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March 8, 1940


The opinion of the court was delivered by: BYERS

BYERS, District Judge.

Motion to review and revise an order of a referee in bankruptcy denying a trustee's motion to compel the bankrupt "to execute and deliver the necessary instruments, papers and documents to enable Louis P. Rosenberg, as trustee, to obtain the sum of $1,359.49 representing the cash surrender value of policies" of life insurance, three in number, which are described; and for an order directing the insurer to pay over that sum "representing the cash surrender values of the said policies traced to the premiums paid by the bankrupt since 1931".

The referee denied the motion, because he was unable to find that the premiums were paid by the bankrupt "with intent to defraud his creditors".With that conclusion, the court is in agreement.

 The dates of these policies are: Nos. 9173632 and 9173633, July 21, 1925, and No. 12914915, July 23, 1936. The judgment held by the sole creditor in the bankruptcy proceeding was recovered in 1935 on a note, and the suit thereon was started in 1931.

 The petition was filed August 2, 1939, and the trustee's theory is that the bankrupt was insolvent continuously forward from 1929, when the note was executed, because he testified as follows:

 "Q. Do you mean to tell us that since 1929, when this note was made, that you have not had any money? A. No.

 "Q. Did you pay any part of that note? A. No."

 "Q. But you do know that you were never in a position to pay off this note? A. Not since that time.

 * * *

 "Q. Do you know what it is to be insolvent? A. I am insolvent now.

 "Q. How long have you been insolvent? A. Well, I am employed and it takes every dime that I earn to get along and that is what I call being insolvent.

 "Q. Since the time the judgment was obtained against you you have been insolvent, is that right? A. Absolutely."

 It will be observed that he was not asked the relation between his assets and his liabilities.

 His own opinion of what constituted insolvency can hardly be accepted in place of proof of the actual facts.

 For present purposes, insolvency is shown as of August 2, 1939, only. Premium payments from 1931 down to August 2, 1939, cannot be deemed to have been made in fraud of creditors, in the absence of adequate proof to that effect.

 Section 55-a of the Insurance Law of New York, Consol.Laws, c. 28 (now superseded by Section 166, effective January 1, 1940) contains a proviso touching the payment of the proceeds of a life insurance policy "in cases of transfer with intent to defraud creditors", which is familiar and has been the subject of so many decisions that its present repetition is not needed.

 The cases cited by the trustee do not suggest error on the part of the referee:

 In re Hirsch, D.C., 4 F.Supp. 708, objection to a composition was sustained, as would have been a ruling on an application for discharge, for the reason that within six months prior to bankruptcy, and while insolvent, the bankrupt had paid substantial insurance permiums in advance of their becoming due, which was held to constitute a transfer or concealment of property, with intent to delay or defraud creditors.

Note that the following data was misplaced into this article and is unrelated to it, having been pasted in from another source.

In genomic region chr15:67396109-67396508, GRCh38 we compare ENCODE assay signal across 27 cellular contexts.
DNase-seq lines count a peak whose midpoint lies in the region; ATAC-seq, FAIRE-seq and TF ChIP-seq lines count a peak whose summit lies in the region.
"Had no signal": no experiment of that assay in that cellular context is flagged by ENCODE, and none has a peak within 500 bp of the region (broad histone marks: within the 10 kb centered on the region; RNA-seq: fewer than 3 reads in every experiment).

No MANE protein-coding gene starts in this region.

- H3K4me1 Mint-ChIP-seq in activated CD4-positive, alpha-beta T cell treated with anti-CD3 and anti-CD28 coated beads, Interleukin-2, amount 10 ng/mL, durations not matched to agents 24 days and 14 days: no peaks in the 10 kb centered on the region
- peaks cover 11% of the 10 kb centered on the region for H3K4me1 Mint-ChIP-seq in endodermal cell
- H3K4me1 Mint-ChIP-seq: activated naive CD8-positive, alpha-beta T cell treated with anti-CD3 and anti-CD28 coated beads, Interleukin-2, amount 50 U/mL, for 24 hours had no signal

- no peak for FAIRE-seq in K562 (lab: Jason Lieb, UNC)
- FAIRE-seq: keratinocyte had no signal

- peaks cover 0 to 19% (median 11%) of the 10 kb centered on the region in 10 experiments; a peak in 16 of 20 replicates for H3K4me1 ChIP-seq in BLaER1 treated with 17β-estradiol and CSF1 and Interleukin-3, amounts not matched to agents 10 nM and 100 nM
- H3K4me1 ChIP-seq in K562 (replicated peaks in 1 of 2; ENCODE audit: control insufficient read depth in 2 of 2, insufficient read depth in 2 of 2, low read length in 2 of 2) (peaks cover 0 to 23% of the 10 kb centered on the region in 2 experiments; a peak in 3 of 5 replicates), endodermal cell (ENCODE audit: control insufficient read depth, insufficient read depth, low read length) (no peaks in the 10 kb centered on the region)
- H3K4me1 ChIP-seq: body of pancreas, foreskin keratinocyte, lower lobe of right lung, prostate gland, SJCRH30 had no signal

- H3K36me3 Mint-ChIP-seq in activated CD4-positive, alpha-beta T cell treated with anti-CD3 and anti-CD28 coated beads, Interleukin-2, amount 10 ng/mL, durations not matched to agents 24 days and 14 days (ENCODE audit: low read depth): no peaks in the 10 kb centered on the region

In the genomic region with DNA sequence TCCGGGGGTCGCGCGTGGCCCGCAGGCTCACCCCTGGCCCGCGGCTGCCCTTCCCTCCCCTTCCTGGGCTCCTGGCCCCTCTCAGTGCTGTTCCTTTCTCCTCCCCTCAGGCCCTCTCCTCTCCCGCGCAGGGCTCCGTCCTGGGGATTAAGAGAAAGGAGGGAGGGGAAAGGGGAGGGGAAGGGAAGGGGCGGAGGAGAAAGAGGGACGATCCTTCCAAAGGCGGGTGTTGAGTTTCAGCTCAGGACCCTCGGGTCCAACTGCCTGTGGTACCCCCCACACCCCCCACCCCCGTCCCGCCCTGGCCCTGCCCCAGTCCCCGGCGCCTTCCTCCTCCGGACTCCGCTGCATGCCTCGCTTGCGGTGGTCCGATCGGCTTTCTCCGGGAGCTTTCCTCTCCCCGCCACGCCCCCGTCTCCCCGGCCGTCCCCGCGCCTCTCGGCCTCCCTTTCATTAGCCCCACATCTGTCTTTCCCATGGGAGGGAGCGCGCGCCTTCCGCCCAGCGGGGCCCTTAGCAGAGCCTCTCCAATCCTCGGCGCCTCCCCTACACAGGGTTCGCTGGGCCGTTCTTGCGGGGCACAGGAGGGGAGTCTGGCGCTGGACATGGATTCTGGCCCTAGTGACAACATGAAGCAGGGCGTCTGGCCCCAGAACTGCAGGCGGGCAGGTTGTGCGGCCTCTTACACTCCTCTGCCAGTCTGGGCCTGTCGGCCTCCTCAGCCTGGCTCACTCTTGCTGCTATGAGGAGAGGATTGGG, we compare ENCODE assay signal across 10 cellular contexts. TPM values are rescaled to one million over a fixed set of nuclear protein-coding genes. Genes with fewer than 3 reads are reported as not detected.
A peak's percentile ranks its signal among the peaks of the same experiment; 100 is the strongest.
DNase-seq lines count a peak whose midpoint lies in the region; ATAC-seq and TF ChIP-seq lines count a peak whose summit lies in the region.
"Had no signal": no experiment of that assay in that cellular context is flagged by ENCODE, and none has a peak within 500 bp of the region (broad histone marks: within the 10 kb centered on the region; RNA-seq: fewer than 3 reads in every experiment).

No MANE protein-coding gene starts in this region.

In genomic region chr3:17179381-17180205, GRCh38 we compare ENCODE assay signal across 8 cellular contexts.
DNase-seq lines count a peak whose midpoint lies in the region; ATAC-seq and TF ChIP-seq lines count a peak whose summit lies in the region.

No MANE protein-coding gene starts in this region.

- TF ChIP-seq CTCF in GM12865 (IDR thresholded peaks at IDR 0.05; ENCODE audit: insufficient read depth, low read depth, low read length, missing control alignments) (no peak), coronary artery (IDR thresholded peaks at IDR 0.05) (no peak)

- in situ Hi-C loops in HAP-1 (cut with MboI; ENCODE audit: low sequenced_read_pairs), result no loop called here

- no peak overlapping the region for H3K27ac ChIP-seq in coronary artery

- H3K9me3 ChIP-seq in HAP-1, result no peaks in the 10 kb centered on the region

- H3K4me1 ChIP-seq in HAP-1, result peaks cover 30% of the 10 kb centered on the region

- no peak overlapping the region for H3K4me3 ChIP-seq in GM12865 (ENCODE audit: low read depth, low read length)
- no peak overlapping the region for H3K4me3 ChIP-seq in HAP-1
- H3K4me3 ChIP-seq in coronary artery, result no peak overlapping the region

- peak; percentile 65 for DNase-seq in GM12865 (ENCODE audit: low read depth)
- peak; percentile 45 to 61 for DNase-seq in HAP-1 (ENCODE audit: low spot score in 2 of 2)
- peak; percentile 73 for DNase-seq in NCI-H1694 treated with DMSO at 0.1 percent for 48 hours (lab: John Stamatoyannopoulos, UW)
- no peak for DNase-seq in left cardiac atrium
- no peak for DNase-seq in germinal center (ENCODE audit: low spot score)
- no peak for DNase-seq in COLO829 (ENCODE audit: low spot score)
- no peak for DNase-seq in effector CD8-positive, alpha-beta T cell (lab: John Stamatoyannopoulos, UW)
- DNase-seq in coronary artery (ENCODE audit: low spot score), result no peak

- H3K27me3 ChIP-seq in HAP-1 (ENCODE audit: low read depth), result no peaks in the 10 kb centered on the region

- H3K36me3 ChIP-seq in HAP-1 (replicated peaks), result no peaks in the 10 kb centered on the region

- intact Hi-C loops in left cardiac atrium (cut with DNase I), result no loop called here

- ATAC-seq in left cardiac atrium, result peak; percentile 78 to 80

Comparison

Here the evidence fails to show such a transfer or concealment with intent to delay or defraud creditors.

 Feist v. Druckerman, D.C., 6 F.Supp. 751, does not deal with the subject-matter of this litigation.

 In re Goodchild, D.C., 10 F.Supp. 491, seems to require a word of comment. In that case a report of a referee was sent back for reexamination because of certain typographical errors and because the surrender values of certain life insurance policies, to the extent of premiums paid thereon, were held not to be exempt. The decision of this court was that only the premiums paid while the bankrupt was insolvent were to be regarded as fraudulent and, since the period of insolvency embraced the payments in question, the opinion said: "* * * only so much of the cash surrender value as is traceable to those premiums could be rendered available to the trustee". It was pointed out that there was no testimony in the record on the subject, nor any appropriate computation by the referee, and in the absence of such, the entire cash surrender value could not be awarded to the trustee, and the report was remitted for reexamination.

 That case cannot be of assistance in the absence of testimony supporting the conclusion that the premium payments were made by the bankrupt with intent to defraud his creditors.

 Nor is it an authority for issues not purporting to have been determined.

 Whether there can be "proceeds" of a policy, before it becomes payable, was not even discussed, nor was it intended to be decided by the use of the expression "available to the trustee", since the time of availability was not before the court.

 Motion denied. Settle order.


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